The U.S. aerospace industry is expected to post a record trade surplus in 2015, buoyed by strong demand for U.S. commercial airplanes and weapons, the Aerospace Industries Association (AIA) said on Tuesday.
But the AIA, the sector's largest trade group, warned there were signs of an early slowdown in orders and monthly backlog. New orders for aerospace products have fallen 32 percent to $210.3 billion in the nine months ended September 2015 from a year earlier.
AIA Chief Executive Officer David Melcher told reporters the U.S. aerospace trade balance grew by $19 billion over the past five years to reach a record $62 billion in 2014, and was on track to top the record this year.
AIA said the sector exported $92 billion worth of manufactured goods in the first nine months of 2015, an increase of 5.8 percent from the same period of 2014. The total included $81.3 billion in civil aircraft, engines, parts and space systems, and $10.7 billion in military aerospace systems.
Imports also grew by 2.7 percent in the first three quarters of 2015 to $43.6 billion.
In remarks prepared for the group's annual year-end luncheon, Melcher lauded increased efforts by the U.S. Commerce Department and other government officials to promote U.S. aerospace and weapons trade, but said more was needed.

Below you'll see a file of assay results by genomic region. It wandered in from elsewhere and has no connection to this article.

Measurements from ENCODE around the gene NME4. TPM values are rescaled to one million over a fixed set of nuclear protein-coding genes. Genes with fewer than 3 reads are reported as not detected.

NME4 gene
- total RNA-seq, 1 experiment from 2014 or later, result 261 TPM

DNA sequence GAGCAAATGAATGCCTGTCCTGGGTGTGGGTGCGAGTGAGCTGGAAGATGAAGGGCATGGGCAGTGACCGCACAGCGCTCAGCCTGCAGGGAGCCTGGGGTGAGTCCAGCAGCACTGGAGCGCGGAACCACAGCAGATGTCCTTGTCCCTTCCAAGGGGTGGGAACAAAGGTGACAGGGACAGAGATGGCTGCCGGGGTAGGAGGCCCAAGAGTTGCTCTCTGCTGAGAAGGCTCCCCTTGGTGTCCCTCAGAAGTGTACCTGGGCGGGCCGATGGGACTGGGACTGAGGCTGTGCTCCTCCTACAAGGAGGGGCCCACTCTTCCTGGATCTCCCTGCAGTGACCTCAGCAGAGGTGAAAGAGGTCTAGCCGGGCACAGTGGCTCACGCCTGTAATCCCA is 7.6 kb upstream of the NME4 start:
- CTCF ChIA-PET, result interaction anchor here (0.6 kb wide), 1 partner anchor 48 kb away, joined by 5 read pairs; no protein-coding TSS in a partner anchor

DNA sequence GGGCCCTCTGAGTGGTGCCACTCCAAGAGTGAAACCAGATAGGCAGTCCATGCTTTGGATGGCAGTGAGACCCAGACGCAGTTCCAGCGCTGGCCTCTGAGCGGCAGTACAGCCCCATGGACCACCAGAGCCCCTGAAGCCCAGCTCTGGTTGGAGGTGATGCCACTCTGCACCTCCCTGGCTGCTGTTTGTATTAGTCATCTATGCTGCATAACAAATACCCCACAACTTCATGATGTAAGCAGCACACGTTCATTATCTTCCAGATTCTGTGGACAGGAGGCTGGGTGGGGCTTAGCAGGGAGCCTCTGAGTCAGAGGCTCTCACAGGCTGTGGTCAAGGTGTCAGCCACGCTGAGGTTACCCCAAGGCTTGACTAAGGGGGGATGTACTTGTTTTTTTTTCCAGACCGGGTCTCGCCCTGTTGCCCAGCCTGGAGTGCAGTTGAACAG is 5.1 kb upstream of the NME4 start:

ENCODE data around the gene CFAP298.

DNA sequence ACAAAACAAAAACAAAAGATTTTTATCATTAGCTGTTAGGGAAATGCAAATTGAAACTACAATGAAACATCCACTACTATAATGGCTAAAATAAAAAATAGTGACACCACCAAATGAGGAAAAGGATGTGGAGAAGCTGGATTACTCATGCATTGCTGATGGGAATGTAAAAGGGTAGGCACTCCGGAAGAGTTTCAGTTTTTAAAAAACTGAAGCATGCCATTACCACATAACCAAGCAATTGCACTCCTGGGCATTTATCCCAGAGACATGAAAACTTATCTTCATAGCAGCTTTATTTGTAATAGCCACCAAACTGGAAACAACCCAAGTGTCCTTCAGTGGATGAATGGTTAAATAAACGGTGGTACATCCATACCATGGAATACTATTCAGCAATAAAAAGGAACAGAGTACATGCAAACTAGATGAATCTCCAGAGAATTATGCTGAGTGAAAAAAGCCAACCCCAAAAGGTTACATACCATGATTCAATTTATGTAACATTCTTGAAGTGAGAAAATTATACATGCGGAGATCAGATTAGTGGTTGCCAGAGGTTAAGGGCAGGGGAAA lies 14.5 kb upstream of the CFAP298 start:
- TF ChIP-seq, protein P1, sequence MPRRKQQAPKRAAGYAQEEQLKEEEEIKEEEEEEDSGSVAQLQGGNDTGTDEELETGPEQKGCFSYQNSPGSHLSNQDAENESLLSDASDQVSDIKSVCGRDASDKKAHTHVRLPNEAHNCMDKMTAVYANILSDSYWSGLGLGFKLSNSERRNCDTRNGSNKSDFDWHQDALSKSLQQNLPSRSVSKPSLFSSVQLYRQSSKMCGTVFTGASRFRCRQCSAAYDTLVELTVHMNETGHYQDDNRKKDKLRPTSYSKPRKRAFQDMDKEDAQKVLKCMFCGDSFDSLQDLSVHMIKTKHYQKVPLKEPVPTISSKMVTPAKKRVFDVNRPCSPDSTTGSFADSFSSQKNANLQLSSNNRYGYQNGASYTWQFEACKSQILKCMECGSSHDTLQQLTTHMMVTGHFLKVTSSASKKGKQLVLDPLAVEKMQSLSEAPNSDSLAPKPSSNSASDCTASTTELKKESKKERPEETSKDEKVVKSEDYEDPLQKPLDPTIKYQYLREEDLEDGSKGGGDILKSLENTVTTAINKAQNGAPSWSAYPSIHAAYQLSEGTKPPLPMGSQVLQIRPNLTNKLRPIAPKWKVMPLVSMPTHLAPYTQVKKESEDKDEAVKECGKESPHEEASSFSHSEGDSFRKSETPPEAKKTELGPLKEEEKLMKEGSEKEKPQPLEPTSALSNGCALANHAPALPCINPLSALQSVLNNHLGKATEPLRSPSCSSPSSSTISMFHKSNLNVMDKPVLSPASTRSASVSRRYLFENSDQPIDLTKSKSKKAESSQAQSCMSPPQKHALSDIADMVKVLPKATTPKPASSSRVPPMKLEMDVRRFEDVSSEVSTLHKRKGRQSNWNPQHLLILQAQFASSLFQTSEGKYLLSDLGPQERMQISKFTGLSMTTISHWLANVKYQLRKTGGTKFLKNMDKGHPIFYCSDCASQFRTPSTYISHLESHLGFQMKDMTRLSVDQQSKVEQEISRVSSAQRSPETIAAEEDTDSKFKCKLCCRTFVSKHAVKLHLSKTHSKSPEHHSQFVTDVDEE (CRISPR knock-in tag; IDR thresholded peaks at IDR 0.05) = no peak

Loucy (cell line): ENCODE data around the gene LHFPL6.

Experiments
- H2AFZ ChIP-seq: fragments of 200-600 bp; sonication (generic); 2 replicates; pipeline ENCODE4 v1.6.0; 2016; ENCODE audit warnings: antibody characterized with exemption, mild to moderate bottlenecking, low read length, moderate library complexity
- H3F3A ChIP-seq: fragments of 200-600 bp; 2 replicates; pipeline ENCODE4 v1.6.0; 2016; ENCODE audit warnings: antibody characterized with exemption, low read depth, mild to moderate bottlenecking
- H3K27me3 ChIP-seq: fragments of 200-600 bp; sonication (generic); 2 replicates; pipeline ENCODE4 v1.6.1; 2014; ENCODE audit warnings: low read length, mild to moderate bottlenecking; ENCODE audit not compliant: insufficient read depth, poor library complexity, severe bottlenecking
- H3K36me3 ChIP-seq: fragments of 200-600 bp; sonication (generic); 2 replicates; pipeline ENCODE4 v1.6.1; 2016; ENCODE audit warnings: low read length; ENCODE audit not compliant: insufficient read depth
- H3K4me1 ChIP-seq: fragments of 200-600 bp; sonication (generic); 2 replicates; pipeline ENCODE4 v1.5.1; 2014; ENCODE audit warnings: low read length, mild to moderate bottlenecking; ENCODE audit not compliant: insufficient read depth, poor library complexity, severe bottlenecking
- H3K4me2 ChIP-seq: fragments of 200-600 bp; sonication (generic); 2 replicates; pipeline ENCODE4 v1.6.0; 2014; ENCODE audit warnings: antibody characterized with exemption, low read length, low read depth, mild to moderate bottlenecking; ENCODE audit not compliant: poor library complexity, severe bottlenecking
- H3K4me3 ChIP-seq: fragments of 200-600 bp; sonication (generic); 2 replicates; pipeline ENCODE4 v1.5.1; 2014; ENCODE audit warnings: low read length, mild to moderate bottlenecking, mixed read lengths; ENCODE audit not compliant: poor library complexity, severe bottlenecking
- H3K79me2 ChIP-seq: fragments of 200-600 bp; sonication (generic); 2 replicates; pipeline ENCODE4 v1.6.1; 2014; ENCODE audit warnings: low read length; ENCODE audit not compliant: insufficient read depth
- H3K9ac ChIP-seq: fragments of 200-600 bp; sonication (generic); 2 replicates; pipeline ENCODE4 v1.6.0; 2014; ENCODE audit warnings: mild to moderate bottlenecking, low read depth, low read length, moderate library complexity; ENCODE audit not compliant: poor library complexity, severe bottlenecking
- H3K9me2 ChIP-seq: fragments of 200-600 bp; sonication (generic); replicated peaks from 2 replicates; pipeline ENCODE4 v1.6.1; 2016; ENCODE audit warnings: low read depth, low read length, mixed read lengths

Melcher said the AIA had fought hard to revive the U.S. Export-Import Bank, which provides credit financing for U.S. aircraft and satellite exports among other things.
Congress reauthorized the bank for four years in December after a five-month shutdown that cost U.S. exporters hundreds of millions of dollars in contracts and thousands of lost jobs, according to the export-import bank's chairman..
Melcher said the AIA was now pressing Congress and the White House to ensure the trade bank could approve loans larger than $10 million. It cannot make larger loans until the Senate approves a nominee for at least one of three vacant board seats.
The group also remained concerned about U.S. military spending cuts in fiscal 2017 that it said are expected to disproportionately hit procurement and research and development.
Melcher decried "a serious mismatch" between the current national security threat and the U.S. military budget, noting that mandatory budget cuts passed in 2011 came before the rise of the Islamic State militant group, Russia's annexation of the Crimea region of Ukraine and tensions with China over the South China Sea.
(Editing by Jeffrey Benkoe)